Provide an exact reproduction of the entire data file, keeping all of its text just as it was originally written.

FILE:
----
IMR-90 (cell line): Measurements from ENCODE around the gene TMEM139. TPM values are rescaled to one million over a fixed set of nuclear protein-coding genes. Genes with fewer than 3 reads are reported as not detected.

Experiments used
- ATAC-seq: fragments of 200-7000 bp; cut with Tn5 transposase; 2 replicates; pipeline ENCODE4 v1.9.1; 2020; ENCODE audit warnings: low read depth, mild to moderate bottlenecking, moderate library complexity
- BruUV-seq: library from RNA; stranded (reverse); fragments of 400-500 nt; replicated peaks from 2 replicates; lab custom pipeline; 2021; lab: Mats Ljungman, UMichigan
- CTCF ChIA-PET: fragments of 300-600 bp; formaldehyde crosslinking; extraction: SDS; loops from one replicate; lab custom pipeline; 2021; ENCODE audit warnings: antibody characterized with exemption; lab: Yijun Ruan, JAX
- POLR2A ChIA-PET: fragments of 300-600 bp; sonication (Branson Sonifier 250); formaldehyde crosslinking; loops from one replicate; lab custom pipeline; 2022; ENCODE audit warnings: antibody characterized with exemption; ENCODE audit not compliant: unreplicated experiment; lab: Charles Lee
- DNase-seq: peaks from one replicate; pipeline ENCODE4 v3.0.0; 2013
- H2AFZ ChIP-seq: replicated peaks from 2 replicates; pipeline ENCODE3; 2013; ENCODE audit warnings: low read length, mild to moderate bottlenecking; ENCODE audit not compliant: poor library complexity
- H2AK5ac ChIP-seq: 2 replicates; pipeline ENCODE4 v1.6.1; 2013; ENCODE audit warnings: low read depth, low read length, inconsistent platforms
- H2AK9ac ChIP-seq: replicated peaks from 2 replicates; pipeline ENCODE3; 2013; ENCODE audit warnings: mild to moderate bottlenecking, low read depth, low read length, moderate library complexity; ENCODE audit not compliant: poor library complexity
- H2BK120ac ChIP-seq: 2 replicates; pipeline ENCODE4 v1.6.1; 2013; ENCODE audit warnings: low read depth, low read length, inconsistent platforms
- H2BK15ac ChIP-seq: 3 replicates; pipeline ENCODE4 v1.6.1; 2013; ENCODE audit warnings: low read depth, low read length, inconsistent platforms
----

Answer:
IMR-90 (cell line): Measurements from ENCODE around the gene TMEM139. TPM values are rescaled to one million over a fixed set of nuclear protein-coding genes. Genes with fewer than 3 reads are reported as not detected.

Experiments used
- ATAC-seq: fragments of 200-7000 bp; cut with Tn5 transposase; 2 replicates; pipeline ENCODE4 v1.9.1; 2020; ENCODE audit warnings: low read depth, mild to moderate bottlenecking, moderate library complexity
- BruUV-seq: library from RNA; stranded (reverse); fragments of 400-500 nt; replicated peaks from 2 replicates; lab custom pipeline; 2021; lab: Mats Ljungman, UMichigan
- CTCF ChIA-PET: fragments of 300-600 bp; formaldehyde crosslinking; extraction: SDS; loops from one replicate; lab custom pipeline; 2021; ENCODE audit warnings: antibody characterized with exemption; lab: Yijun Ruan, JAX
- POLR2A ChIA-PET: fragments of 300-600 bp; sonication (Branson Sonifier 250); formaldehyde crosslinking; loops from one replicate; lab custom pipeline; 2022; ENCODE audit warnings: antibody characterized with exemption; ENCODE audit not compliant: unreplicated experiment; lab: Charles Lee
- DNase-seq: peaks from one replicate; pipeline ENCODE4 v3.0.0; 2013
- H2AFZ ChIP-seq: replicated peaks from 2 replicates; pipeline ENCODE3; 2013; ENCODE audit warnings: low read length, mild to moderate bottlenecking; ENCODE audit not compliant: poor library complexity
- H2AK5ac ChIP-seq: 2 replicates; pipeline ENCODE4 v1.6.1; 2013; ENCODE audit warnings: low read depth, low read length, inconsistent platforms
- H2AK9ac ChIP-seq: replicated peaks from 2 replicates; pipeline ENCODE3; 2013; ENCODE audit warnings: mild to moderate bottlenecking, low read depth, low read length, moderate library complexity; ENCODE audit not compliant: poor library complexity
- H2BK120ac ChIP-seq: 2 replicates; pipeline ENCODE4 v1.6.1; 2013; ENCODE audit warnings: low read depth, low read length, inconsistent platforms
- H2BK15ac ChIP-seq: 3 replicates; pipeline ENCODE4 v1.6.1; 2013; ENCODE audit warnings: low read depth, low read length, inconsistent platforms